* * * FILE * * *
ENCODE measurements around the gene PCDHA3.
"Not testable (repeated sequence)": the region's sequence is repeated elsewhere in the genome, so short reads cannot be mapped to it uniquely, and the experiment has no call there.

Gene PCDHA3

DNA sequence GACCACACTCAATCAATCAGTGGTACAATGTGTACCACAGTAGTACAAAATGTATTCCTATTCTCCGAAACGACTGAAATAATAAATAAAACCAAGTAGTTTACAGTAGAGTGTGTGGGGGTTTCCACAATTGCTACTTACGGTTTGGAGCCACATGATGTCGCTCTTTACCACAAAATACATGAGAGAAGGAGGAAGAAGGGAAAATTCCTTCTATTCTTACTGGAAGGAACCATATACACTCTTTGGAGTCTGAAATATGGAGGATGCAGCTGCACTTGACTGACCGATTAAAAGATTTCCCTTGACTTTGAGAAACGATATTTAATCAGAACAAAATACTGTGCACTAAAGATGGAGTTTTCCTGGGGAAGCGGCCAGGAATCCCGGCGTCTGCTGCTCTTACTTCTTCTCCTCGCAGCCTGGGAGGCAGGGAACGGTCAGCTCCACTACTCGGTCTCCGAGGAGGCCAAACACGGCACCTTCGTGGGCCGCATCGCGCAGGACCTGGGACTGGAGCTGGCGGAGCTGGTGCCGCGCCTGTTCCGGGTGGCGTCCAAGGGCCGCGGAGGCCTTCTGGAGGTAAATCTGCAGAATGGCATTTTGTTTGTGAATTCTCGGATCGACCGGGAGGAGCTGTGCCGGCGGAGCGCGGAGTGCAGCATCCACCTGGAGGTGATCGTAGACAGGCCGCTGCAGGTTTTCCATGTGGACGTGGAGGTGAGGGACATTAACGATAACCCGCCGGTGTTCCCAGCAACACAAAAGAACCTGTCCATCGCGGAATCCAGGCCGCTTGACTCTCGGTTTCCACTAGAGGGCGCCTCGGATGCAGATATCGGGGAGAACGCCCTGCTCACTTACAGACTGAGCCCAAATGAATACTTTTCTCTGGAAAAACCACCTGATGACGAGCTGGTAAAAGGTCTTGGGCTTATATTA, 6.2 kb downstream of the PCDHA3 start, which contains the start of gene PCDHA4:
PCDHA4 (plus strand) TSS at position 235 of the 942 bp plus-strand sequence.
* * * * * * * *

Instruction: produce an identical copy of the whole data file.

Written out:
ENCODE measurements around the gene PCDHA3.
"Not testable (repeated sequence)": the region's sequence is repeated elsewhere in the genome, so short reads cannot be mapped to it uniquely, and the experiment has no call there.

Gene PCDHA3

DNA sequence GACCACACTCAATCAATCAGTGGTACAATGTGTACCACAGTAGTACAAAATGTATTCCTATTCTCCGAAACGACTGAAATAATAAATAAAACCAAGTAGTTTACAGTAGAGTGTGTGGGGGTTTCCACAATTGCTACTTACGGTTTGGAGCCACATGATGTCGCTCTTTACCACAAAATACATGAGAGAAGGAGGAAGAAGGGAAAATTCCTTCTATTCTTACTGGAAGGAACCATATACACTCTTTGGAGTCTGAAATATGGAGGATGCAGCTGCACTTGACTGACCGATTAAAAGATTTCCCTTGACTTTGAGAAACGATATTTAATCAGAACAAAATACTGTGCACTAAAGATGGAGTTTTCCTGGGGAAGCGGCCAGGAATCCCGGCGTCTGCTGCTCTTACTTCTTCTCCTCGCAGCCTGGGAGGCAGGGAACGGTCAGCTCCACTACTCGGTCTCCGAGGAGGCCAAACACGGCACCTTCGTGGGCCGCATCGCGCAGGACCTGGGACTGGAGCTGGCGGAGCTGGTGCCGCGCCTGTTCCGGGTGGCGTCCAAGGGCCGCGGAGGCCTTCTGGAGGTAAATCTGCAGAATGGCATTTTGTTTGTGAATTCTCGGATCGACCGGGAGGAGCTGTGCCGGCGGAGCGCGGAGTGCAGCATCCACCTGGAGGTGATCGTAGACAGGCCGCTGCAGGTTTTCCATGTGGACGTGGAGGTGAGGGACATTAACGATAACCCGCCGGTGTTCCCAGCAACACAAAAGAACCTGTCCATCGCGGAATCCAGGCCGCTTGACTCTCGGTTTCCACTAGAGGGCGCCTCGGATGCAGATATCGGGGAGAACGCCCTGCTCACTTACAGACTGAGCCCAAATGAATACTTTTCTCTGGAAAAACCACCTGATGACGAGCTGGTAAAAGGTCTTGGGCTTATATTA, 6.2 kb downstream of the PCDHA3 start, which contains the start of gene PCDHA4:
PCDHA4 (plus strand) TSS at position 235 of the 942 bp plus-strand sequence.